The gap narrows between the two big codes
Today’s NRL State of the Game report revealed a particularly impressive set of figures, which NRL CEO David Gallop didn’t hesitate to fire straight across the bow of the AFL.
In particular, Gallop drew attention to the number of close matches in the NRL this year. As Gallop and the despairing AFL CEO Andrew Demetriou would know only too well, the AFL has had more blowouts than Summernats this year. And a lopsided competition is a predictable competition is a dull competition.
While the NRL still lags well behind the AFL in terms of attendance, one of its key advantages is its dominance in subscription TV, where it boasts 74 of the top 100 programs so far in 2011.
In the light of that, the decision of Fox Sports News to cover this morning’s GWS Giants player recruitment announcement rather than David Gallop’s State of the Game presser was both bizarre and ironic.
Nevertheless, Pay TV support continues to be one of rugby league’s strongest pillars. And rugby league continues to be the sport that intrigues the vast majority of fans in NSW and Queensland, two states which together comprise more than half the Australian population.
AFL fans, and Victorians in particular, have long pointed at two measures of their code’s dominance over all others. The first and most obvious is crowds. Since the early 2000s, the AFL has regularly attracted over six millions fans through the gates each season, compared to three million or so for the NRL.
This year, the AFL again broke its attendance record, with 6,525,071 fans through the gates in the regular season. There was, however, a rather serious caveat which the AFL was big enough to admit, namely, that there were 11 extra games this year due to the introduction of Gold Coast Suns.
Indeed, the AFL neglected to trumpet the fact that this year’s average AFL crowd was just under 35,000, the lowest since 2004.
Historically, the other big measure of success for AFL is in memberships.
The AFL dwarfs the NRL on this scale, with well over 600,000 to 180,000. In trumpeting this fact, the AFL’s apologists have long failed to take into account the significant cultural fact that club membership is not a traditional part of NRL fandom.
The different mindsets between “down south” and up north” can never be emphasised enough.
In Melbourne, you wear your colours pinned to your chest and you die buried in your team’s colours. You’re either a member or you’re not fit to call yourself a true fan.
In Sydney, you love your team and heck, you may even go to the game if it’s lousy beach weather. But you don’t need official proof of your allegiance, and you don’t forge your identity based on that allegiance.
So some comparisons are meaningless. Others are not. Either way, it is always fun to watch the codes copy each other’s initiatives. The NRL has embarked aggressively on membership drives in the last couple of years, and who knows? Maybe they’ll catch up one day.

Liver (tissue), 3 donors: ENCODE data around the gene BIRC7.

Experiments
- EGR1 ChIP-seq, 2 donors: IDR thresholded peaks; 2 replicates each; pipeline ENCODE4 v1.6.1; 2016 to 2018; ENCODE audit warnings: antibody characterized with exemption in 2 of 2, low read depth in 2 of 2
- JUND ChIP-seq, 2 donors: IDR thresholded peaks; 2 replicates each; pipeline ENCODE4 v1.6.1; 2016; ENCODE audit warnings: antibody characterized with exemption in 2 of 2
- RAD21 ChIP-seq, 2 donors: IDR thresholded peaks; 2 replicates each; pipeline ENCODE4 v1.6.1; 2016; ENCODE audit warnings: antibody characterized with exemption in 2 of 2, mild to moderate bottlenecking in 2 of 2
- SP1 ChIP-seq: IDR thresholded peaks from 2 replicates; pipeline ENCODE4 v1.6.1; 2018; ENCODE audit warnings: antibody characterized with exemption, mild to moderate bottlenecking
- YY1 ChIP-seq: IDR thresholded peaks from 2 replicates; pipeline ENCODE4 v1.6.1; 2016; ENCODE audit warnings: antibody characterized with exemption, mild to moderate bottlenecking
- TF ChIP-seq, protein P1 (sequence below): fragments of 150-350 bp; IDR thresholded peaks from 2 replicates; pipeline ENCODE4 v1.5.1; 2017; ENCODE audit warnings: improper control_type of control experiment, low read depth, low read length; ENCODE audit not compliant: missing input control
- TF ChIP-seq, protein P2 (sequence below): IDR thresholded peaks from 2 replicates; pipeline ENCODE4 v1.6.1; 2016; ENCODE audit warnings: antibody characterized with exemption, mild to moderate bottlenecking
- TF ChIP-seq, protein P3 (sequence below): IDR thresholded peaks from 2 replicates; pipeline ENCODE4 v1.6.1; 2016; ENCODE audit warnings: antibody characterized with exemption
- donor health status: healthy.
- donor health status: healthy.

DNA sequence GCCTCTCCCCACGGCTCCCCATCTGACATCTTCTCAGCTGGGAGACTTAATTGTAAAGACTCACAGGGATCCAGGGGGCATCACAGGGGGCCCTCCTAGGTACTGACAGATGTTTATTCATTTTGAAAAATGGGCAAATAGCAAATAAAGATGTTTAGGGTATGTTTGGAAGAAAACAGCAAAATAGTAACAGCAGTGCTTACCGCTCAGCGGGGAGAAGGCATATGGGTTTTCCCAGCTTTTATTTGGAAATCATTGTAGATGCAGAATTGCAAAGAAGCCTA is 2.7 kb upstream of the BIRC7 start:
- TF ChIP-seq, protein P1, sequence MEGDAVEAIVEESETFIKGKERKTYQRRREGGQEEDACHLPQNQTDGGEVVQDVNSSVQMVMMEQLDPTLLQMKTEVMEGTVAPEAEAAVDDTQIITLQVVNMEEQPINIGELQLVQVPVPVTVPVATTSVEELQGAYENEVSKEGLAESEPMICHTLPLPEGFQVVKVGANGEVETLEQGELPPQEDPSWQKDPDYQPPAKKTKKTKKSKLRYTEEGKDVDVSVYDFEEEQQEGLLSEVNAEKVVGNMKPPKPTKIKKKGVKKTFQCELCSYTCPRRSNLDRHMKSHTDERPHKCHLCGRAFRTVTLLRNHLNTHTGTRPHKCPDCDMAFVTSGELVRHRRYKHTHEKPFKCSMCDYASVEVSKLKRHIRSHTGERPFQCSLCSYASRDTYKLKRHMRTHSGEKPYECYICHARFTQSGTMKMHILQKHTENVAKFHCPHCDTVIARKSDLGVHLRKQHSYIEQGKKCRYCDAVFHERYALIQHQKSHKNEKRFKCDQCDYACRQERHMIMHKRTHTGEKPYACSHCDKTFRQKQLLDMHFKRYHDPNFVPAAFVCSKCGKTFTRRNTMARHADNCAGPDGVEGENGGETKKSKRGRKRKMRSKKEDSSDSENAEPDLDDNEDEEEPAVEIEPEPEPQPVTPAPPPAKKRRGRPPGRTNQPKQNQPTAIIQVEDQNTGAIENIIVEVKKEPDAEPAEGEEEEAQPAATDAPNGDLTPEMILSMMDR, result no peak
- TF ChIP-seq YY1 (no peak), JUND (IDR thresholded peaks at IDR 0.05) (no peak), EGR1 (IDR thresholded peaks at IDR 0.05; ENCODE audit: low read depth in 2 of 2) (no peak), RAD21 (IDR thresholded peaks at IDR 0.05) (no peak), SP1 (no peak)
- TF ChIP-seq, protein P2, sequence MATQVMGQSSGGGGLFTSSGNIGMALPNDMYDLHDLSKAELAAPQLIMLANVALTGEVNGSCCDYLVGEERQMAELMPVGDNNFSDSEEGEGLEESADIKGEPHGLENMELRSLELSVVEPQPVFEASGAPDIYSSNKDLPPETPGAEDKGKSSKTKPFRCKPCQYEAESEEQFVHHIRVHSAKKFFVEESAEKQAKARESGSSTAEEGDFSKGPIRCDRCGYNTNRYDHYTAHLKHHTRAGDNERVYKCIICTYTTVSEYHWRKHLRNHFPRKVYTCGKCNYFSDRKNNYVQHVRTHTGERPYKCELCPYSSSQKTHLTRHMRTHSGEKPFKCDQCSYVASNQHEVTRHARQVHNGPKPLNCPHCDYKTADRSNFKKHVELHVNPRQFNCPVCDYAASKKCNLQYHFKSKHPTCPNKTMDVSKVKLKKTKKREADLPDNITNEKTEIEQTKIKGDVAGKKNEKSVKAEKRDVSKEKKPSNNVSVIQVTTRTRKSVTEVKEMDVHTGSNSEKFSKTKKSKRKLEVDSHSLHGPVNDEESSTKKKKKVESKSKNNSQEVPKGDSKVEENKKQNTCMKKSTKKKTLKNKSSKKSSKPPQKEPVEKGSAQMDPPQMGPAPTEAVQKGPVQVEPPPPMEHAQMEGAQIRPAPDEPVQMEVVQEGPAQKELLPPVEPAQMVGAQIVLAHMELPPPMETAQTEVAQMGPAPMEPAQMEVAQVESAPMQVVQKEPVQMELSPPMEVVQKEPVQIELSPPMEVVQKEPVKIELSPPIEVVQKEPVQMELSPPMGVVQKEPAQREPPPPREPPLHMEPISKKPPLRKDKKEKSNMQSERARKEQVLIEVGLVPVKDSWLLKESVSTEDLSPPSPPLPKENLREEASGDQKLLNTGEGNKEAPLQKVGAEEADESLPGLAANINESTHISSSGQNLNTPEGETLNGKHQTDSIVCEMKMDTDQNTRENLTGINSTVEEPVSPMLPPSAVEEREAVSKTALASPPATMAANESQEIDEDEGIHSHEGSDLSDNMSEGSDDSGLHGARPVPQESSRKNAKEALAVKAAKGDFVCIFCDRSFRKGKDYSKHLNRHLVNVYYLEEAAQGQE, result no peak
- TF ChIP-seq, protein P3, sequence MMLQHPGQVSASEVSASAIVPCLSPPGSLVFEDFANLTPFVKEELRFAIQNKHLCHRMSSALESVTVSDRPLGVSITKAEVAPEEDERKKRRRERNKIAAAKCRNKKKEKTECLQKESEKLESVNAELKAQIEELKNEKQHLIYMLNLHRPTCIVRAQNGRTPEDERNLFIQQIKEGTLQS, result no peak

The NRL has also mimicked Andrew Demetriou’s initiatives to celebrate the game’s contribution to the wider community, and it was interesting to note that the NRL listed one of its key achievements this year as raising $2 million for charity.
The NRL has also blatantly copied the Brownlow medal hoopla, with its super-hyped Dally M medal awards night – now with 33 per cent cleavage!
The AFL plays the copycat game too. Just yesterday it announced a 40 man All Australian squad, which will soon enough reduce to 25 men who will be named “All Australians”, even though they will play against all of nobody.
This is their way of getting back at rugby league, who have an actual international series to play at season’s end, and who this week named a train-on squad comprised of players from eliminated NRL teams who are in the running for actual green-and-gold jerseys.
Fun and games. The bottom line is, you could argue all day about whether the gap between the codes is narrowing, and we invite you to do so here right here.
One measure which in theory was going to be useful was the relative success of the NRL’s Gold Coast Titans and the AFL’s Gold Coast Suns. Well, both finished up with the wooden spoon in 2011, so good luck trying to pull anything salvageable out of that wreck.
Meanwhile, while all this goes on, rugby union desperately struggles to achieve its quadrennial injection of mainstream relevance at the world Cup in New Zealand, while soccer plods on, un-noticed by all but the diehards.
For the record, the Socceroos beat Saudi Arabia in a World Cup qualifier 3-1 overnight. Forgot to check who scored the goals. Too busy reading the footy news.
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